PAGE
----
Mantrap, shot three years after The Spanish Dancer, demonstrates a marked evolution in Howe’s style. In 1925, he began experimenting with camera movement and, in the film’s opening scene, he opens with an innovative dolly shot. After tracking in on divorcee  Mrs. Barker (Patty du Pont), he slowly moves up her legs, settling on her face as she preens in her hand mirror.

She then lowers the mirror to reveal the face of her lawyer (Percy Marmont), which replaces hers in the frame. Howe also used pan shots to advance the story rather than simply to explore the landscape. Howe explained in a 1945 article: “I believe in a minimum of camera movement and angles that do not violate sense but contribute intrinsically to the dramatic effect desired.” His approach is fully evident in Mantrap, when he follows Clara Bow’s legs as she trudges through the forest and in his slow, lumbering pan around the party scene in the cabin interior, conveying the boredom of the trapped participants.
    
Howe demonstrated remarkable versatility over the years and in the decades following the silent era. His philosophy remained that the best camerawork never called attention to itself but rather used lighting, framing, and movement to support and express the mood and emotion of a sequence. In a 1960 letter, he explained, “I still believe that the story is the vital nucleus, and that all else must aim and work toward expressing and interpreting the story … motion picture photography should never be a polished lens through which one views the action; it should contribute to the emotional values of that action in its own way.” Howe’s filmography provides ample evidence of his method in action. In the modeled profiles of Nick and Nora in The Thin Man, the deep-focus shadows of Fritz Lang’s Hangmen Also Die (1943), the hand-held battle sequences of Raoul Walsh’s Objective, Burma! (1945), the Technicolor saga Old Man and the Sea (1958), and the stark vastness of the Texas panhandle in Hud, storytelling always came first for James Wong Howe.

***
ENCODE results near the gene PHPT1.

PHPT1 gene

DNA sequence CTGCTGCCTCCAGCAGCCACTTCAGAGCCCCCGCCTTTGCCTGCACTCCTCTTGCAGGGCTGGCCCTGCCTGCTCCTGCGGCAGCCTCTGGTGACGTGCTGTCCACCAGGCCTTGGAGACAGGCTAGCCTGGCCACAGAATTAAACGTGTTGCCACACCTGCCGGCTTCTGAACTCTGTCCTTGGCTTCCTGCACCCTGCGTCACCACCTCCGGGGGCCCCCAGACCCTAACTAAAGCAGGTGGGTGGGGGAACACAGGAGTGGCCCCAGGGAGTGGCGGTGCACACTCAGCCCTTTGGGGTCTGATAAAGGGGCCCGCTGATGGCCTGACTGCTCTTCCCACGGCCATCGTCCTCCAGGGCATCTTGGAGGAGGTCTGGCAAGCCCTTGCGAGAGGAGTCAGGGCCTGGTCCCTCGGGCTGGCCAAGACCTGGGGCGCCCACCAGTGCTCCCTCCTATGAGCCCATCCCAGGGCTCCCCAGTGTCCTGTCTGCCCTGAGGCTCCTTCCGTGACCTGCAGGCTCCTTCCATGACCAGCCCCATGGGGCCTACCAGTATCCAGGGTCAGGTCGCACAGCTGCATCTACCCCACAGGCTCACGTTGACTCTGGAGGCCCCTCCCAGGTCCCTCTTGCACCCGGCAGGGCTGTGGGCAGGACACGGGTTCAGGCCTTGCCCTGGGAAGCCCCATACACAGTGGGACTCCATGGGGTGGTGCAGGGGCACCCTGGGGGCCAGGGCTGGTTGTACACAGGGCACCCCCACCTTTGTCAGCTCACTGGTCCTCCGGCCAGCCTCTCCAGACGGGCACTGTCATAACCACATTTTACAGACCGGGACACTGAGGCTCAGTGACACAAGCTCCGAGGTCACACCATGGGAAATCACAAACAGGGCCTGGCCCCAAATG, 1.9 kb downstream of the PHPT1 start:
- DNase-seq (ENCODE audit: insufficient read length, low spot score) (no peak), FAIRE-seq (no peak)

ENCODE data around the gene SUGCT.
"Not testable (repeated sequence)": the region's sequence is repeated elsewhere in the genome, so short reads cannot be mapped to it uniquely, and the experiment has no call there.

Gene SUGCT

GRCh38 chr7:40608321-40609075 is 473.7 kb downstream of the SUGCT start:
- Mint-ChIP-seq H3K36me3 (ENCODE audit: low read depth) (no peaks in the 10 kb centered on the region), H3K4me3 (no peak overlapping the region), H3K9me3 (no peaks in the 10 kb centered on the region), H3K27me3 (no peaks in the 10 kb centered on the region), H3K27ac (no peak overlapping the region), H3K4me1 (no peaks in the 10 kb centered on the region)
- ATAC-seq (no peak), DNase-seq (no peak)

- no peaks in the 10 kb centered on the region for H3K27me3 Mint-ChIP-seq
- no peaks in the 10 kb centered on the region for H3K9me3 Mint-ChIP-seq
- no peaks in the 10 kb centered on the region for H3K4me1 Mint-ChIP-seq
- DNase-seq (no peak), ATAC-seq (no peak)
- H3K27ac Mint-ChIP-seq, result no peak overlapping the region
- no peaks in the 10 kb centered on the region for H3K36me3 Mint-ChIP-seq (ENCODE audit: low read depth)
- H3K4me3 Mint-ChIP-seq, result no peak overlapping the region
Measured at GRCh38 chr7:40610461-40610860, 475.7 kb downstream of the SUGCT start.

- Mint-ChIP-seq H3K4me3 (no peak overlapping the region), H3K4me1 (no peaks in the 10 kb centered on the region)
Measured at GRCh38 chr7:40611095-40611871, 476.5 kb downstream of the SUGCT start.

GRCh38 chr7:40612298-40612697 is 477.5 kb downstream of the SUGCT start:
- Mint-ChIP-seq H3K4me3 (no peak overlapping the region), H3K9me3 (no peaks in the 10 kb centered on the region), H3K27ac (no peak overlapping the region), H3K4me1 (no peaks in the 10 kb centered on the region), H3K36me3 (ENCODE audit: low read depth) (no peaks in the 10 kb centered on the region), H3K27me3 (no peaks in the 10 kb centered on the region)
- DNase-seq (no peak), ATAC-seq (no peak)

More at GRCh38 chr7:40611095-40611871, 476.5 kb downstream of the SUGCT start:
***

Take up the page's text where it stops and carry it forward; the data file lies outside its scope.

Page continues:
Howe retired in 1975 with an unprecedented 16 Academy Award nominations, two Oscar statuettes, and recognition by his peers as one of the industry’s great cinematographers. His final production was Funny Lady. Recognizing his virtuosity, Barbara Streisand insisted on having him as her cinematographer, just as Mary Miles Minter had done a half-century earlier.
 
President of the Silent Film Festival board of directors, Rob Byrne is also a preservationist who worked on the restoration of The Spanish Dancer.